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Seminars aim to raise Y2K awareness

Millennium bug fever has struck Slovakia, but computer analysts are not sure that the country is sufficiently prepared to survive the disease.
On March 25, Bank Austria Creditanstalt will hold a seminar on Slovakia's preparation for the millennium bug, also known as Y2K. The seminar will close a week in which the millennium bug was pushed to the forefront of the nation's business agenda.
On March 18, The American Chamber of Commerce in Slovakia held a millenium bug business breakfast featuring invited speakers from Oracle, Compaq and Arthur Andersen. The British Embassy, in coordination with the Slovak Statistical Office, was to follow Am Cham's panel with a millennium bug seminar on March 23.


The control center for Mochovce nuclear power plant is being prepared to make the transition to the year 2000.
photo: Courtesy of Mochovce

Millennium bug fever has struck Slovakia, but computer analysts are not sure that the country is sufficiently prepared to survive the disease.

On March 25, Bank Austria Creditanstalt will hold a seminar on Slovakia's preparation for the millennium bug, also known as Y2K. The seminar will close a week in which the millennium bug was pushed to the forefront of the nation's business agenda.

On March 18, The American Chamber of Commerce in Slovakia held a millenium bug business breakfast featuring invited speakers from Oracle, Compaq and Arthur Andersen. The British Embassy, in coordination with the Slovak Statistical Office, was to follow Am Cham's panel with a millennium bug seminar on March 23.

The recent rash of Y2K discussions has been caused by concerns that Slovakia is not taking preparations for the Y2K phenomenon seriously enough.

Computer experts the world around expect that as the date changes to January 1, 2000, millions of computer chip-controlled electronic systems will fail due to a flaw in the embedded time pieces they contain.

David Lyscom, Britain's Ambassador to Slovakia who will chair the embassy's March 23 seminar, said that Slovakia may experience many Y2K-related problems due to a lack of awareness.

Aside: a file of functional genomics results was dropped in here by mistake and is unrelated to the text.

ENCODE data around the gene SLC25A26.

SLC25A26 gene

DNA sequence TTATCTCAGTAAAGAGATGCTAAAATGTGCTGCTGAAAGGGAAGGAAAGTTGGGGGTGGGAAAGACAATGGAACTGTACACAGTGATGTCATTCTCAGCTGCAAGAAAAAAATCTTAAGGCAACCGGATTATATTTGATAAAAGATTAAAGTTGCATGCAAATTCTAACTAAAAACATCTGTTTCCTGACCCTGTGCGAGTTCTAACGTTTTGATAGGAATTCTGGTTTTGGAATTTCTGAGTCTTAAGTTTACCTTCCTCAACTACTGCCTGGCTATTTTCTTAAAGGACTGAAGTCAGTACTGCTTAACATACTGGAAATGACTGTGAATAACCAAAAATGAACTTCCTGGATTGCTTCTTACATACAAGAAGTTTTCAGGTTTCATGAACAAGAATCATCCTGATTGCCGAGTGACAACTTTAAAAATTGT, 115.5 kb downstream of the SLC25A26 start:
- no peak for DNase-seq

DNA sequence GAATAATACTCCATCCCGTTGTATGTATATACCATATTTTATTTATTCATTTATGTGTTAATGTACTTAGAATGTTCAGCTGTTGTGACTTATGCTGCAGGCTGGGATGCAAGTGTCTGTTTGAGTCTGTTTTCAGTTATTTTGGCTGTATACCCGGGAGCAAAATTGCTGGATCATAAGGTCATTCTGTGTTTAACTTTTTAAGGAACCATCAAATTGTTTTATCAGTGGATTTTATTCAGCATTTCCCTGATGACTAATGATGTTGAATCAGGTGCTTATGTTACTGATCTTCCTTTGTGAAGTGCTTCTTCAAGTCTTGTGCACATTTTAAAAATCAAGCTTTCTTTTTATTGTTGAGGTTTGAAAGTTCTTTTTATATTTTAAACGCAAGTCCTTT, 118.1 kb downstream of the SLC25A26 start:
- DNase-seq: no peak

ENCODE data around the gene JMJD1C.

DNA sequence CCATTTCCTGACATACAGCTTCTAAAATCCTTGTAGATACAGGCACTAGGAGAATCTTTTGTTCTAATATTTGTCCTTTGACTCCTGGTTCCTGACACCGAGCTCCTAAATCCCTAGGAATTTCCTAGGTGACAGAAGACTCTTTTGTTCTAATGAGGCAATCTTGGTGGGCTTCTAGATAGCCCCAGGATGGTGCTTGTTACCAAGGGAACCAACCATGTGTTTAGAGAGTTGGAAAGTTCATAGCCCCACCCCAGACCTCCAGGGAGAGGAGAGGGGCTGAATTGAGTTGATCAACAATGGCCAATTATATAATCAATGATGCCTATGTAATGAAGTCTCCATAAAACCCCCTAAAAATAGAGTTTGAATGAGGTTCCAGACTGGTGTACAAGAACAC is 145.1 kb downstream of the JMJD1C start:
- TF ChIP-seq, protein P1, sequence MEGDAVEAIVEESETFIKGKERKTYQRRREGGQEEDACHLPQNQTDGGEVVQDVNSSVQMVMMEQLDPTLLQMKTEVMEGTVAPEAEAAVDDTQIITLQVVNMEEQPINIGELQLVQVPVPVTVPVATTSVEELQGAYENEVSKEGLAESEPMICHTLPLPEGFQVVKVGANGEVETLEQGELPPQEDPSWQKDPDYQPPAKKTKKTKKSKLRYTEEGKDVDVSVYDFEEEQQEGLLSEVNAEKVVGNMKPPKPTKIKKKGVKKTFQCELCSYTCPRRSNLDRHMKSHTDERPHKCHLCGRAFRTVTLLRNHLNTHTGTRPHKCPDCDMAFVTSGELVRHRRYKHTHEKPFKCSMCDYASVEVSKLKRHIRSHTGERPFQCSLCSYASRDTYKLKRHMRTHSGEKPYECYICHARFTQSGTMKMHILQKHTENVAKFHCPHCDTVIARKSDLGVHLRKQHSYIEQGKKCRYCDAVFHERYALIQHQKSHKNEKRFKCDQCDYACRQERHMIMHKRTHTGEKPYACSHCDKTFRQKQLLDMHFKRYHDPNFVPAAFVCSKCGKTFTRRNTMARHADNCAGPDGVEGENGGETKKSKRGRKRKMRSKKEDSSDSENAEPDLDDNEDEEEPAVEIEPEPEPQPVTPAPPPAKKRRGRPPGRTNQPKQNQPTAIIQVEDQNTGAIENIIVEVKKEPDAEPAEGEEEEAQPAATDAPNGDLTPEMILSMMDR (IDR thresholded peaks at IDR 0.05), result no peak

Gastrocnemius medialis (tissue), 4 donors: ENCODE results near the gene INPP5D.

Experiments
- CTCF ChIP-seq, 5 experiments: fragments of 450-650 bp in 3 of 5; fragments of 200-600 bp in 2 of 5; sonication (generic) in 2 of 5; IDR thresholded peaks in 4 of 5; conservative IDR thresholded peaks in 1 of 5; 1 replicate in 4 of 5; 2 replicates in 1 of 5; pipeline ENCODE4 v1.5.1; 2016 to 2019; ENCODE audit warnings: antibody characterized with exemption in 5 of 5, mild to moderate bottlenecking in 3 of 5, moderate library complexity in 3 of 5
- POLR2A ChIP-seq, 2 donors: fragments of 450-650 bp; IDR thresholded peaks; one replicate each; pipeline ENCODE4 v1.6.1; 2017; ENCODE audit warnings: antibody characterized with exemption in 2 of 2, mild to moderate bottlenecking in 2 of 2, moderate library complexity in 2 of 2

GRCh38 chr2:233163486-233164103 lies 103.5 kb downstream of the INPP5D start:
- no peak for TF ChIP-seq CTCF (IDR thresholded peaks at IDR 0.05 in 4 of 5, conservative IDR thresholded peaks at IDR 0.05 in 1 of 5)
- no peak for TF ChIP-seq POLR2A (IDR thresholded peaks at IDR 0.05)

"My feeling is that Slovakia is nowhere near as far down the road as [Britain] is [in preparing for the millennium bug]," Lyscom said. "I attended meetings last February and March [1998] which were meant to summarise actions that had already taken place. Well, here we are already a year later with less than ten months to go and my impression is that these sorts of activities have not yet taken place."

Other analysts agree that Slovakia is dramatically behind western countries, as well as its own neighbours, in terms of Y2K preparedness. One Bratislava analyst, speaking on condition of anonymity, reported that research conducted by the Gartner Group showed that 66% of Slovak companies have not addressed the Y2K issue, compared to 50% in the Czech Republic and 30% in Hungary. He explained that these results put Slovakia in the same category of preparedness as Costa Rica, Cambodia and Albania.

Martin Smekal, a consultant for Arthur Andersen in the Czech Republic, agreed that Slovakia was definitely behind its western counterparts, but said that he didn't believe the country was behind the Czechs.

"I would say that the level of preparedness in Slovakia is on the same level as the Czech Republic," Smekal said. "In relation to western countries, I would put both the Czech Republic and Slovakia a year behind in terms of starting points. Of course, that does not mean that we will not finish on time - we just started later."

But other analysts said that while Slovakia may have started later than western countries, it will not be affected to the same extent by Y2K because the country's relative lack of integrated, high-tech systems will result in fewer Y2K-related problems.

Vladimír Luknár, a Y2K specialist for computer firm Compaq, argued that "in Slovakia, we haven't seen such widespread growth of advanced technology. Here, we only need to have transportation, eat and get paid. I mean, we don't fly to work."

But analysts like Luknár are in the minority. Lyscom, for his part, said that the country still has many problems to address and that his embassy's seminar would be the last chance to achieve any level of preparedness.

"I'm not convinced that many companies realise the full extent of the problem," Lyscom said. "This is really their last chance to get anything moving."

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